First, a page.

by on January 25, 2015 at 2:08 pm in Uncategorized | Permalink

1. “A small number of humans have virtually no constraints on their decision-making, and Reid is one of them.”  The post includes sixteen lessons learned, mostly I agree.

2. Why labor force participation is still so low.

3. Have we reached peak economist?  Here is a pouty (but interesting) response from a sociologist.

4. Naipaul and Theroux bury the hatchetSir Vidia’s Shadow is another of my all-time favorite books.

5. Why is India so crazy for world records?

6. Infrastructure quality and the subsidy trap (pdf), important piece, gated AER version hereCentral Park now and then, photos.

7. “Some of them are Sufi mystics.”  Are we back to having two Yemens?

Mostly, yes, although with some caveats (the headline of the piece doesn’t exactly capture this).  That is the topic of my latest column for The Upshot.  Here is one excerpt:

Niclas Berggren…and Therese Nilsson…have produced a fascinating series of papers on these questions, sometimes writing singly, sometimes together or with the collaboration of a variety of co-authors. Their most notable study is perhaps a paper they wrote together, “Does Economic Freedom Foster Tolerance?

…One of their most striking findings is that societies characterized by greater economic freedom and greater wealth do indeed exhibit greater tolerance toward gay people, a tendency suggesting that gay rights, including gay marriage, will spread globally as national economies liberalize and develop.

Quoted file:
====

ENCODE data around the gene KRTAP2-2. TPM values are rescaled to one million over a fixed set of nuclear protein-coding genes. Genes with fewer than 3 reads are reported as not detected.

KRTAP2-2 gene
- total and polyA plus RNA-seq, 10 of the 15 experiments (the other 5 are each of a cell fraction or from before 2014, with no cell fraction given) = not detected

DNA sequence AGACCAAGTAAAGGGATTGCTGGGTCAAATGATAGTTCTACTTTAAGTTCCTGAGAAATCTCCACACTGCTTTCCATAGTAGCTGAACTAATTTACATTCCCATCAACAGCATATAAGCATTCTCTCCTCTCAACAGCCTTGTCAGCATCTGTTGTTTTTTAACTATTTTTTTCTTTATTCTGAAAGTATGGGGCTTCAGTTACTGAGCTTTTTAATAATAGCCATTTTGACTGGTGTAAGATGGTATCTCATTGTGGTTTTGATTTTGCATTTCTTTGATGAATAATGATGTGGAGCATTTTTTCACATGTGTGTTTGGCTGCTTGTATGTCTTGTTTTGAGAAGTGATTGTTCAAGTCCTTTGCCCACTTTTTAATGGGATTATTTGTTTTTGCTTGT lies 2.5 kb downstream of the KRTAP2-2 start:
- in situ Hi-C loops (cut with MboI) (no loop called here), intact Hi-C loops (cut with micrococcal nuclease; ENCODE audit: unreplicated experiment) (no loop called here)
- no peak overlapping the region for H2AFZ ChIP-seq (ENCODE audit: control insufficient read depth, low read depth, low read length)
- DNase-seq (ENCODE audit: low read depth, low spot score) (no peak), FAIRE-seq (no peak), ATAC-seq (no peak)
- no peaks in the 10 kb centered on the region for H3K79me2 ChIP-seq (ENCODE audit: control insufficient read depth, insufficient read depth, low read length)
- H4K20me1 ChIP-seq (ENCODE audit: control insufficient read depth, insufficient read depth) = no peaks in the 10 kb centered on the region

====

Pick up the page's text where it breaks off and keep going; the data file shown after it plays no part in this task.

Some metrics of economic freedom count more than others:

This greater tolerance is strongly associated only with certain features of what has often been defined as economic freedom. For example, a smaller government, measured as a share of gross domestic product, is often included in so-called economic freedom indexes as an objective measure of freedom. But the data show that smaller government has a slight negative correlation with tolerance of gay people by heterosexuals. One implication is that many conservatives may be overly preoccupied with the size of government as a measure of how free societies actually are.